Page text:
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Haggai 1:1 meaning

The prophet Haggai receives the word of the LORD during the second year of King Darius of Persia. His prophecy is directed to Judah’s top civil and religious leaders.

The book of Haggai begins with a title verse providing the reader with information concerning the date, authorship, and source of the prophecy. It states that the prophecy occurred in the second year of Darius the king, on the first day of the sixth month (vs. 1). The biblical text dates the prophecy as the second year of the Persian king Darius. This is unlike the historical books of I Samuel—II Kings, which typically date time based on the reign of kings of the kingdoms of Israel or Judah. But after the defeat and exile of Judah by Babylon, there were no more national kings in Judah (Zechariah 1:1, Daniel 2).

The man Darius was the fourth king who ruled Persia, the nation that defeated Babylonia in 539 BC. The first Persian king was Cyrus II, who ruled Persia from 559 BC to 530 BC. Cyrus was the agent the LORD used to restore the nation of Judah from exile (2 Chronicles 36:22-23). The next Persian king was Cambyses II. He took the throne in 530 BC when his father, Cyrus II, died. He remained there until he allegedly committed suicide in 522 BC.

The successor of Cambyses was Gautama. He ruled for a short time. Since many people did not like him, they arranged a plot to remove him from the throne. The leader of this coup was Darius Hystaspes, who, with six collaborators, assassinated Gautama and ruled in his place. King Darius secured the throne of Persia in 522 BC and remained there until 486 BC. Assuming these dates are accurate, that means that the prophecy of Haggai took place in 520 BC.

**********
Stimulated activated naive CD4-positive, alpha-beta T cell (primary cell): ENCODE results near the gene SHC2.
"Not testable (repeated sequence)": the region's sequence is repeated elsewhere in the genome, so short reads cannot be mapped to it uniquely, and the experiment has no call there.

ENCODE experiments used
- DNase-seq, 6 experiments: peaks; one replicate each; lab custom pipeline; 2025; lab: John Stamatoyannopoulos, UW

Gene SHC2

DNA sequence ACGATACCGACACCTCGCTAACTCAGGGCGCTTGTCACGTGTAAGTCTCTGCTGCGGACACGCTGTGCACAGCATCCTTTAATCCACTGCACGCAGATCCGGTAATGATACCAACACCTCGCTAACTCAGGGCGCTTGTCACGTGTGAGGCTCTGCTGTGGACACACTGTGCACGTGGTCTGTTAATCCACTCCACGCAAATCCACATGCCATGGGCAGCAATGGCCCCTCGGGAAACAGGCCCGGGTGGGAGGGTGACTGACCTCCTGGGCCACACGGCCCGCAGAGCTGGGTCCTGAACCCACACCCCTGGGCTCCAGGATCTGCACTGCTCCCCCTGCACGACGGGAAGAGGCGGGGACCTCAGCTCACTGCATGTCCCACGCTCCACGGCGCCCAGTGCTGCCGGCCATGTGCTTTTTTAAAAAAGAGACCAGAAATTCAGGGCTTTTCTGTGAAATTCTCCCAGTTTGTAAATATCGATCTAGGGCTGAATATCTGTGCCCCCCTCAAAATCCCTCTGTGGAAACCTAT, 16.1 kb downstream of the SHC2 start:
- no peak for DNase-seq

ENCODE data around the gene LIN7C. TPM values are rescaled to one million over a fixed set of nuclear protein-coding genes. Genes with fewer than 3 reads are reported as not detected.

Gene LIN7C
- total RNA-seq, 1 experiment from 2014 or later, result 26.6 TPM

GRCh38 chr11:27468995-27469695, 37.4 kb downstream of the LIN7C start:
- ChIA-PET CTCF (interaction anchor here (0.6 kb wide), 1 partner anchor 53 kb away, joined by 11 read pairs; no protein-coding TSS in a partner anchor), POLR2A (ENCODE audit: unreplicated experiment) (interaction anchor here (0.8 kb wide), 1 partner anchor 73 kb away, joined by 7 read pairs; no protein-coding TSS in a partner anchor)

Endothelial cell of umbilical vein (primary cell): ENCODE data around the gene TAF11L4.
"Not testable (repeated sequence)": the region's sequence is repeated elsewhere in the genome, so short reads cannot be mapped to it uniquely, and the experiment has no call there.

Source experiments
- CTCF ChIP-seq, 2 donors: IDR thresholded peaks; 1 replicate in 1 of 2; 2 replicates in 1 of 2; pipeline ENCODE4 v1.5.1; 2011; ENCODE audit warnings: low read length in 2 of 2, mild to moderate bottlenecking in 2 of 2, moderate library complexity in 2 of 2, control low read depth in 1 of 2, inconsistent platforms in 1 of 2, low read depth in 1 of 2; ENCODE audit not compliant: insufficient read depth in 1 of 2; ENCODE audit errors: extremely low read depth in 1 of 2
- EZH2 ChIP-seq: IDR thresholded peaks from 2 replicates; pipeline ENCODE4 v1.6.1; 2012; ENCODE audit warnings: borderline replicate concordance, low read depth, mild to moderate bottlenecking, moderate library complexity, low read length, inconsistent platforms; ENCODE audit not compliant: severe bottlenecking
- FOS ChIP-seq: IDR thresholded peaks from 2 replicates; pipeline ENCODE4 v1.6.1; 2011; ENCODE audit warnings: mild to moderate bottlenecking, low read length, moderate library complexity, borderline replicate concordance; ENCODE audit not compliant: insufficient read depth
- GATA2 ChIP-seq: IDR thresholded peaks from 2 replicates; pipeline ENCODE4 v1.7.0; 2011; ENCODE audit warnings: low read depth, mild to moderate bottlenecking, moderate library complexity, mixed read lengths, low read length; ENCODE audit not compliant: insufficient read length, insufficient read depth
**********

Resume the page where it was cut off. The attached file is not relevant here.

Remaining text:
Haggai further stated that the prophecy took place on the first day. The first day refers to the first day of the month. That means that it occurred on the day of the new moon in the lunar calendar. In ancient times, the people of Israel and Judah observed the first day of each month as a holy day of worship, as evidenced in Ezekiel 46:3. During that time, they would "present a burnt offering to the LORD" their God (Numbers 28:11).

According to the Jewish calendar, the sixth month would have been the month of "Elul" corresponding to "August" in the Gregorian calendar (Nehemiah 6:15). During that month, the Israelites usually harvested grapes, figs, and pomegranates.

The prophet tells us that on the first day of the sixth month in the second year of the reign of Darius, the word of the LORD came by the prophet Haggai (vs 1).

The phrase word of the LORD refers to Yahweh's revelation (1 Kings 6:11, 16:1). In biblical times, God often revealed His will to some individuals who, in turn, were to relay the divine message to others. For instance, God spoke to Hosea, the son of Beeri (Hosea 1:1) and Joel, the son of Pethuel (Joel 1:1). He spoke to Micah of Moresheth (Micah 1:1), Zephaniah (Zephaniah 1:1), etc. These individuals were the spokesmen of God, so the Bible calls them each a prophet.